What then is to be gained by the media always referring to North Korea as “a rouge nation”, and Donald Trump deriding Kim with derogatory language such as “The Little Rocket Man”? Of course Kim retaliates by labelling Trump’s utterances as “the sound of a barking dog”. Is that language likely to curb antagonism or inflame it? You know the answer. So why use it, no matter how appropriate people like Trump believe it to be? Is he spoiling for a fight with a nuclear-armed adversary, whose stability he doubts?

Moving closer to home, what is the value of the pejorative language politicians use against each other, so flagrantly exhibited in Question Time? What does Bill Shorten expect to achieve when he addresses acerbically worded questions to Malcolm Turnbull? He knows what to expect. Turnbull will respond as if he were at the Bar with flamboyant personal invective that flays Shorten and his party. He always turns the question against Shorten, sneers at what he sees as Shorten’s inadequacies, condemns him and Labor for any difficulties he finds himself in, no matter how far back in history he has to reach.

When challenged with a question about the dilapidated state of the NBN, Turnbull laid all the blame at Labor’s feet for leaving him a “disastrous train wreck”, disregarding the fact that Labor’s original FTTP design would have given this nation the NBN it needs, and that Abbott’s instruction to then Communications Minister Turnbull to “demolish the NBN” resulted in its degradation with a multi-technology mix and its FTTN design with ageing copper to the premises. The mess we are in is entirely of Turnbull’s making, but he blames Labor. A pointed cartoon portrayed Turnbull sitting in a badly damaged car saying “I’ve had this car for four years; but it was the previous owner that smashed it up”.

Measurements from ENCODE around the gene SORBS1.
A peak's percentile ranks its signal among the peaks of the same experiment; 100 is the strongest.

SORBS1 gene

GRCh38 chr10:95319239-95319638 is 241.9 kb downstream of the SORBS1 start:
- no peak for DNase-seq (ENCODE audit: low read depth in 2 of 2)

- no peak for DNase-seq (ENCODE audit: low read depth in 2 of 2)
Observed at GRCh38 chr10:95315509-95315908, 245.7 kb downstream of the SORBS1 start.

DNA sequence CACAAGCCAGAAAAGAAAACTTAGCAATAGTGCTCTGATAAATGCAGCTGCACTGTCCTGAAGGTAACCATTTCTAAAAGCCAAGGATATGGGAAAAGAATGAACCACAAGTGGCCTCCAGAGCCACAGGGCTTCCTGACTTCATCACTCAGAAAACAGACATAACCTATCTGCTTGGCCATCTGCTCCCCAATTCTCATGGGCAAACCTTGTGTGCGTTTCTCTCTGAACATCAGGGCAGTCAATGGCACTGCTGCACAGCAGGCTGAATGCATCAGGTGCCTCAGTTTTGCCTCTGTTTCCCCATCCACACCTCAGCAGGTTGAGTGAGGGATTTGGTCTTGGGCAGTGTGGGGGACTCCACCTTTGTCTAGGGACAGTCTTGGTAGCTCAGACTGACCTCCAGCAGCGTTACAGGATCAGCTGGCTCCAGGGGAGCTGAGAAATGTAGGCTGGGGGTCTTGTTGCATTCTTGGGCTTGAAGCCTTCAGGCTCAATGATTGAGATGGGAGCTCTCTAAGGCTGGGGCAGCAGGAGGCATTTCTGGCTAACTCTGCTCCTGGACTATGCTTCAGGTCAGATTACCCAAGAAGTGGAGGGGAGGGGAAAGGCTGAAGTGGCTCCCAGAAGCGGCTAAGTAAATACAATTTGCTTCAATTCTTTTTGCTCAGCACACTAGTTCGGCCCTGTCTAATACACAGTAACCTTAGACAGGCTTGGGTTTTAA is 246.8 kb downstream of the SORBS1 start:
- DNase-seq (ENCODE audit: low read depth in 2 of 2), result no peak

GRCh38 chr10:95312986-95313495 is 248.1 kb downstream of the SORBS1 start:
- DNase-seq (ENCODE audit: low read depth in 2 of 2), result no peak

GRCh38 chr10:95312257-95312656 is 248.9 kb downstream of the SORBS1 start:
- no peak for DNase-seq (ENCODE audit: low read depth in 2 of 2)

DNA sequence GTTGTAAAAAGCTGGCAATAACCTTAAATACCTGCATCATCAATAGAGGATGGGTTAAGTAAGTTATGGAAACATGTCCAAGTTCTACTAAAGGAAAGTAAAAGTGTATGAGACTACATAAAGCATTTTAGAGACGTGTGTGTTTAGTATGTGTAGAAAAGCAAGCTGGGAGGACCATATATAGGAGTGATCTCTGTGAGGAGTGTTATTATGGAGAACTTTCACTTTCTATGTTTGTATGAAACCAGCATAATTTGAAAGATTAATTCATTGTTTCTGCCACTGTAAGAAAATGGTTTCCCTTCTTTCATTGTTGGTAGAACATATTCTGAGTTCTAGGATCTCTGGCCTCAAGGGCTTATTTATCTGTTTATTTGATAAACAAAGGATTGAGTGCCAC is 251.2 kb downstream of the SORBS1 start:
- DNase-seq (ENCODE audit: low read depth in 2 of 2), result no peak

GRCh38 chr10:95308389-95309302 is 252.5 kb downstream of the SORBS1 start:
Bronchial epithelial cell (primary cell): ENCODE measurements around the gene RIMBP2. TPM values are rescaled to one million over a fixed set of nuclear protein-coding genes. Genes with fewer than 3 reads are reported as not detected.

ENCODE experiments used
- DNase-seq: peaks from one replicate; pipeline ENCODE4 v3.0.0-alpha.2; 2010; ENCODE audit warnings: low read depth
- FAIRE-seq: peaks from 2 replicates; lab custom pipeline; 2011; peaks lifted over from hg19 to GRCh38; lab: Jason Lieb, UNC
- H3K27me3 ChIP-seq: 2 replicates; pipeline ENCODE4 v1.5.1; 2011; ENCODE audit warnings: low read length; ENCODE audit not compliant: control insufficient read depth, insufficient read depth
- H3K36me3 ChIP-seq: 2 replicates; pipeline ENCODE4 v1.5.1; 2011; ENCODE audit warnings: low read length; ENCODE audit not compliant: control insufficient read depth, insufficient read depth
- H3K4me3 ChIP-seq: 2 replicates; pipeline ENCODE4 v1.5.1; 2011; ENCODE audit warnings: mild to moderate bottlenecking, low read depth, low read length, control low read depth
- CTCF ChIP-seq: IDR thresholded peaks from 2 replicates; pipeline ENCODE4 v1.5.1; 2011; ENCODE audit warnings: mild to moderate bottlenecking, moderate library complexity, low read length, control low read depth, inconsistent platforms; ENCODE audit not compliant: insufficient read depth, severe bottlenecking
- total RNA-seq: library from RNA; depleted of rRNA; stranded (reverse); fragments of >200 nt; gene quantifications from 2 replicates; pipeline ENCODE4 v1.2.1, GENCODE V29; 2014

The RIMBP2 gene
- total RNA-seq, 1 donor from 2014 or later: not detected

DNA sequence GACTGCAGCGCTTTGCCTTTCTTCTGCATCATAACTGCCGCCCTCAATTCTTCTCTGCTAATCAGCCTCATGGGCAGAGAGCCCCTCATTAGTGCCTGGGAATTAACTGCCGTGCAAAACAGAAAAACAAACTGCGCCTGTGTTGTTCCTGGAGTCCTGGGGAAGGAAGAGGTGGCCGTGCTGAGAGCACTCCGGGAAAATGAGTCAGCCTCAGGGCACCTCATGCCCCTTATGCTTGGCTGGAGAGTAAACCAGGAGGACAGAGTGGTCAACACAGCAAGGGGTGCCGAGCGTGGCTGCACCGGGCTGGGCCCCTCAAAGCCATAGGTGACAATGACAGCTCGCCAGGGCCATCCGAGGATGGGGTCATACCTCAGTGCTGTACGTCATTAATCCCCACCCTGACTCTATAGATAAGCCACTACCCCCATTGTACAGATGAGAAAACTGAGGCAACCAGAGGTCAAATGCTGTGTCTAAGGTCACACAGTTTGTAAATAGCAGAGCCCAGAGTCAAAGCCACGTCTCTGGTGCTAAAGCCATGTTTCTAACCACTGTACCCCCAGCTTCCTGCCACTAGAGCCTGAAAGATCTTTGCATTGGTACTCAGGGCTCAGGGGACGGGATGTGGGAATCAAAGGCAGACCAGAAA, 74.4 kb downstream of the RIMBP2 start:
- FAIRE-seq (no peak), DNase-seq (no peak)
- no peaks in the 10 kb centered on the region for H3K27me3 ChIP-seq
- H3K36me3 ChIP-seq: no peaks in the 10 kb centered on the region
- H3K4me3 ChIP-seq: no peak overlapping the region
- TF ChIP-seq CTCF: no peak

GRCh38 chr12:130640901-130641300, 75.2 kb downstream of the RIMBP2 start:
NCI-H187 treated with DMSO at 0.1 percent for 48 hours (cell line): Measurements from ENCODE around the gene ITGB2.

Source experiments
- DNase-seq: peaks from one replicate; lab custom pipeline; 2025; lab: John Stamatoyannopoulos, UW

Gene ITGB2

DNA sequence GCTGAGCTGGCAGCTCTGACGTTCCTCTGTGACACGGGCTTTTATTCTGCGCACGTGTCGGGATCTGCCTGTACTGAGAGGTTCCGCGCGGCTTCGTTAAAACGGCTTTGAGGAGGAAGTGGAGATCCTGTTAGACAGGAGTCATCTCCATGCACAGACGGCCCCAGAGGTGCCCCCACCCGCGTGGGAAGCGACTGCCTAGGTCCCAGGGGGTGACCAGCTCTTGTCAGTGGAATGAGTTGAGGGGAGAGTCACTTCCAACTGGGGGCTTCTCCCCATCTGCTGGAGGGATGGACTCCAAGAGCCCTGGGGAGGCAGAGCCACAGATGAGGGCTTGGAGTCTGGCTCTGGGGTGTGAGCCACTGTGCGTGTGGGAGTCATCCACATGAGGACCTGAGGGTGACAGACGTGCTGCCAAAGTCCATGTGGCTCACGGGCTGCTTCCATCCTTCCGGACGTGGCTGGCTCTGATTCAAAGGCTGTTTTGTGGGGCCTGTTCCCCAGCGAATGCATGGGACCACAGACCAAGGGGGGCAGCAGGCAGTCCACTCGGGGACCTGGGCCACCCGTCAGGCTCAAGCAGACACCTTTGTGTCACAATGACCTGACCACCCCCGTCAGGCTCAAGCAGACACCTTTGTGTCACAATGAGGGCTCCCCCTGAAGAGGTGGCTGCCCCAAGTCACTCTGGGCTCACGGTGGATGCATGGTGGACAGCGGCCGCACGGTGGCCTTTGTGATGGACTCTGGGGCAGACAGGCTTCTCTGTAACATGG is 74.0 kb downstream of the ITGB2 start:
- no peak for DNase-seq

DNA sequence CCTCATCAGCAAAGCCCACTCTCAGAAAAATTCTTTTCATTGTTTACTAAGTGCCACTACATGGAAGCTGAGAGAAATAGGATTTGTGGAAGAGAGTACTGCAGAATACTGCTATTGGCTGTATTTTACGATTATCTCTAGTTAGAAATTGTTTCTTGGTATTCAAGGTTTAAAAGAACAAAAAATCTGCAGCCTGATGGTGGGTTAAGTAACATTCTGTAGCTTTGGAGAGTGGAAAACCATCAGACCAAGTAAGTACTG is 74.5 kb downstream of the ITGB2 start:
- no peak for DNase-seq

Turnbull is eloquent, but instead of using his words elegantly, as he did at the Beersheba celebrations, he uses derogatory sneering words sarcastically aimed at his adversaries. In doing so he demeans himself and depreciates still further the ugly language of politics.

Turnbull is not alone. The habitual propensity of politicians to blame their opponents and absolve themselves from any responsibility diminishes them in the eyes of the electorate, which therefore consigns them to the gutter in which they flounder.

People are sick and tired of adversarial politics, sick and tired of the invective that politicians hurl at one another, sick and tired of always shifting responsibility for failure to others, sick and tired of opponents scarcely ever being able to agree, sick and tired of politicians’ abusive schoolyard behaviour. It is their language, propelled by their habitual disdain of everything their opponents do and say, that sticks in the craw of voters, who place them as low in the social pecking order as used car salesmen.

If only politicians could elevate their oratory to that of statesmen, if only they could discard ugly language and instead use the language of those who really care, they just might drag their profession out of the linguistic cesspool they now inhabit, and attain the lofty height of respected, creditable advocates focussed solely on improving the lot of those who elected them to serve, always determined to pursue the common good, and put aside the self interest that motivates too many of them, day after disappointing day.

Your opinion is welcome.

How do you regard the language of our politicians?

This article was originally published on The Political Sword.